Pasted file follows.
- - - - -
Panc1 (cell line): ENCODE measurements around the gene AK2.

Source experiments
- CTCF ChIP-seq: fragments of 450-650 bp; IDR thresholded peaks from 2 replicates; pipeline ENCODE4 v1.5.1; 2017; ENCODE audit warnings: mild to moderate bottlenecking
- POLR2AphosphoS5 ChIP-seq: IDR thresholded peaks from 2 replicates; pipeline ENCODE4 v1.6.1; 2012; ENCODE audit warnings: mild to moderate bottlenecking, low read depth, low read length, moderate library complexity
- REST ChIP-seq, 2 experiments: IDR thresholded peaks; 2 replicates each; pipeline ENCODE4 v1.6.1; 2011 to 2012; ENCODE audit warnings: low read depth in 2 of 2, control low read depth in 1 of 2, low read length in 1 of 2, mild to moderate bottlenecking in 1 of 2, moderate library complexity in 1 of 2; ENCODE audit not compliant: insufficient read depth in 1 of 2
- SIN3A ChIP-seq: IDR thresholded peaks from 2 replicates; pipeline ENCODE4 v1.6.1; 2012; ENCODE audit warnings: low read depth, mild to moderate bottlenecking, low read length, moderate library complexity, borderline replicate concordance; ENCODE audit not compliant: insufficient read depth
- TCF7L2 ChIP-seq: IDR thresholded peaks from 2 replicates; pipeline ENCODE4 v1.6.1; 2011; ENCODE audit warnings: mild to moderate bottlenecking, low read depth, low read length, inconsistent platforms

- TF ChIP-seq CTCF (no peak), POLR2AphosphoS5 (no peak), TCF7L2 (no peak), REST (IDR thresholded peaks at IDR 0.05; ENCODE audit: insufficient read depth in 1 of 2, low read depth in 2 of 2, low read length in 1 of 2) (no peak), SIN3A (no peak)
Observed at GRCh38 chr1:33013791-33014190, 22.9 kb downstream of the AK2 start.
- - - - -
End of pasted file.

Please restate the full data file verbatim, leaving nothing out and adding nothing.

Panc1 (cell line): ENCODE measurements around the gene AK2.

Source experiments
- CTCF ChIP-seq: fragments of 450-650 bp; IDR thresholded peaks from 2 replicates; pipeline ENCODE4 v1.5.1; 2017; ENCODE audit warnings: mild to moderate bottlenecking
- POLR2AphosphoS5 ChIP-seq: IDR thresholded peaks from 2 replicates; pipeline ENCODE4 v1.6.1; 2012; ENCODE audit warnings: mild to moderate bottlenecking, low read depth, low read length, moderate library complexity
- REST ChIP-seq, 2 experiments: IDR thresholded peaks; 2 replicates each; pipeline ENCODE4 v1.6.1; 2011 to 2012; ENCODE audit warnings: low read depth in 2 of 2, control low read depth in 1 of 2, low read length in 1 of 2, mild to moderate bottlenecking in 1 of 2, moderate library complexity in 1 of 2; ENCODE audit not compliant: insufficient read depth in 1 of 2
- SIN3A ChIP-seq: IDR thresholded peaks from 2 replicates; pipeline ENCODE4 v1.6.1; 2012; ENCODE audit warnings: low read depth, mild to moderate bottlenecking, low read length, moderate library complexity, borderline replicate concordance; ENCODE audit not compliant: insufficient read depth
- TCF7L2 ChIP-seq: IDR thresholded peaks from 2 replicates; pipeline ENCODE4 v1.6.1; 2011; ENCODE audit warnings: mild to moderate bottlenecking, low read depth, low read length, inconsistent platforms

- TF ChIP-seq CTCF (no peak), POLR2AphosphoS5 (no peak), TCF7L2 (no peak), REST (IDR thresholded peaks at IDR 0.05; ENCODE audit: insufficient read depth in 1 of 2, low read depth in 2 of 2, low read length in 1 of 2) (no peak), SIN3A (no peak)
Observed at GRCh38 chr1:33013791-33014190, 22.9 kb downstream of the AK2 start.